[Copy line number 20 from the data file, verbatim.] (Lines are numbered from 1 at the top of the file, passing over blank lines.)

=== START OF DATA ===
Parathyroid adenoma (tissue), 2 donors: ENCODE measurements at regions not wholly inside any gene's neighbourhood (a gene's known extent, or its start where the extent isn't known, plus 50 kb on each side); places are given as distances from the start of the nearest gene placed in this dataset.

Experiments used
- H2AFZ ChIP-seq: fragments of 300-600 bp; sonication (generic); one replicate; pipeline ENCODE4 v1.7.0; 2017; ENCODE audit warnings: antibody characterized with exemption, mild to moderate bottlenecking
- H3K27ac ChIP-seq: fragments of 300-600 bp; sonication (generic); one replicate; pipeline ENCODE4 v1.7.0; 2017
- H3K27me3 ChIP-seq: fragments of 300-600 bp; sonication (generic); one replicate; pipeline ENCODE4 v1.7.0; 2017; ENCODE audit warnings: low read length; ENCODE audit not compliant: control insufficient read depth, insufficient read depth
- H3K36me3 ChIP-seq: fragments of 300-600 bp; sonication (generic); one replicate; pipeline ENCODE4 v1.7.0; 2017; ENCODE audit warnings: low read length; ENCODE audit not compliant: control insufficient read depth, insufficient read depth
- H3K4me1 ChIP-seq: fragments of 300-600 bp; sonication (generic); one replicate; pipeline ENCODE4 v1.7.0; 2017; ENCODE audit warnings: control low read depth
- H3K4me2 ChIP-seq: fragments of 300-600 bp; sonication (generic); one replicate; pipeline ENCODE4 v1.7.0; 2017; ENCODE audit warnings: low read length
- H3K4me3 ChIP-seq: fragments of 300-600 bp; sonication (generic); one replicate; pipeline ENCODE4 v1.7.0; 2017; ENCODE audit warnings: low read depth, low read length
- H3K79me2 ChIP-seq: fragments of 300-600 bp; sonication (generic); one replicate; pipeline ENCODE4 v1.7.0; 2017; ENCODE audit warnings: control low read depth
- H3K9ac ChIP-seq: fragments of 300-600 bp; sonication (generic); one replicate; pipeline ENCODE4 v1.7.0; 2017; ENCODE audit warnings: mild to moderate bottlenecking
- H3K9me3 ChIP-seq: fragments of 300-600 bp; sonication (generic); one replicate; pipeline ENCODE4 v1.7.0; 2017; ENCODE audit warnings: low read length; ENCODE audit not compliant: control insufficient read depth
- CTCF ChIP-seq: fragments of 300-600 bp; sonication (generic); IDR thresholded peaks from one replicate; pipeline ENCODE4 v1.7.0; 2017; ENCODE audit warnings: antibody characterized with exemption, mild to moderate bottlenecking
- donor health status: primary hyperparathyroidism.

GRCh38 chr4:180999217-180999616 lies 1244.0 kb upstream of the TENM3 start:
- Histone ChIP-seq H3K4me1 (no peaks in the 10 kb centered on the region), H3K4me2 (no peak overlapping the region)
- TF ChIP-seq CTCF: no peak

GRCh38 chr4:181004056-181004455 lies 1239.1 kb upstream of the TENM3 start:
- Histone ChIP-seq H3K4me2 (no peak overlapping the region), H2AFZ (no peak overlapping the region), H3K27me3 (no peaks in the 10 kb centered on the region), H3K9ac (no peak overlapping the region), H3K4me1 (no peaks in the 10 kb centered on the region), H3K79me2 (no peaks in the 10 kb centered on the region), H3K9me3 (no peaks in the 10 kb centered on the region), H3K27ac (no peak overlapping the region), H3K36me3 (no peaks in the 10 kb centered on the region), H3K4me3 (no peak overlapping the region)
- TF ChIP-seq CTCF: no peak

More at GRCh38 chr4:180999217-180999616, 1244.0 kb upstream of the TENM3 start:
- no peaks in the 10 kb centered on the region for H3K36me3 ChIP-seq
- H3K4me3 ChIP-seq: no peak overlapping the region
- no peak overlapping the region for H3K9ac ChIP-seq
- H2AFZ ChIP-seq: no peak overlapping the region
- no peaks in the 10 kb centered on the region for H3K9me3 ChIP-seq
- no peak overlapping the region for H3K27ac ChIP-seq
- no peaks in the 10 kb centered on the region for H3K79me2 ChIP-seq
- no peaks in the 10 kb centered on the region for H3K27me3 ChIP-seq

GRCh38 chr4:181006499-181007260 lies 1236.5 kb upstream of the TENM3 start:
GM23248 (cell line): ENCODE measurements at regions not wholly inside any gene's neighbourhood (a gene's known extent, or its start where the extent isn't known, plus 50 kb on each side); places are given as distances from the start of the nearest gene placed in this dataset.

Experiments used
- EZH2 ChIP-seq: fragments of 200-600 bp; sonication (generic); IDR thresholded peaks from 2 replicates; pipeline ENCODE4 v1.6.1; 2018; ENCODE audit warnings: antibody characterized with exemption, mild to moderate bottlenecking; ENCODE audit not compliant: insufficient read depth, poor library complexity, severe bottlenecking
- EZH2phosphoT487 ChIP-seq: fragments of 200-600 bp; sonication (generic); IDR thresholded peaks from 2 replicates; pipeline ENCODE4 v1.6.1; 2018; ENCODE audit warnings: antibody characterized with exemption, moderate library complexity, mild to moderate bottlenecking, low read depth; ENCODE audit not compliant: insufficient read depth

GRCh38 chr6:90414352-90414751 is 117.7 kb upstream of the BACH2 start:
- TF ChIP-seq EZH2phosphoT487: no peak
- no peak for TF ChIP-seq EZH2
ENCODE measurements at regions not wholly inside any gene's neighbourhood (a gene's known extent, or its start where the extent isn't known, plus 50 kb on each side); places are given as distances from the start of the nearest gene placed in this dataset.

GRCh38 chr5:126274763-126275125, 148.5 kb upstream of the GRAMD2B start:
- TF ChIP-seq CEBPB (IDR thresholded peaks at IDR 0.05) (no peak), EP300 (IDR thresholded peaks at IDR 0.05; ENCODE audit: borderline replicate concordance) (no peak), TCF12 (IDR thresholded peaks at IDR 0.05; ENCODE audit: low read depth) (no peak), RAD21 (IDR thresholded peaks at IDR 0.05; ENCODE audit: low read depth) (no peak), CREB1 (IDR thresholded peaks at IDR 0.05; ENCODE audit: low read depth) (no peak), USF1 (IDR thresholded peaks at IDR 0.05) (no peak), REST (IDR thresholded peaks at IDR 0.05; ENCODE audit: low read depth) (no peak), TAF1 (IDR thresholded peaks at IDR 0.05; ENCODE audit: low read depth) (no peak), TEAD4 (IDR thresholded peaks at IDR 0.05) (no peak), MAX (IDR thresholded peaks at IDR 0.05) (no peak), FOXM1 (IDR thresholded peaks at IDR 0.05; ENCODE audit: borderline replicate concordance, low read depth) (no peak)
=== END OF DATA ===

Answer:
- TF ChIP-seq CTCF: no peak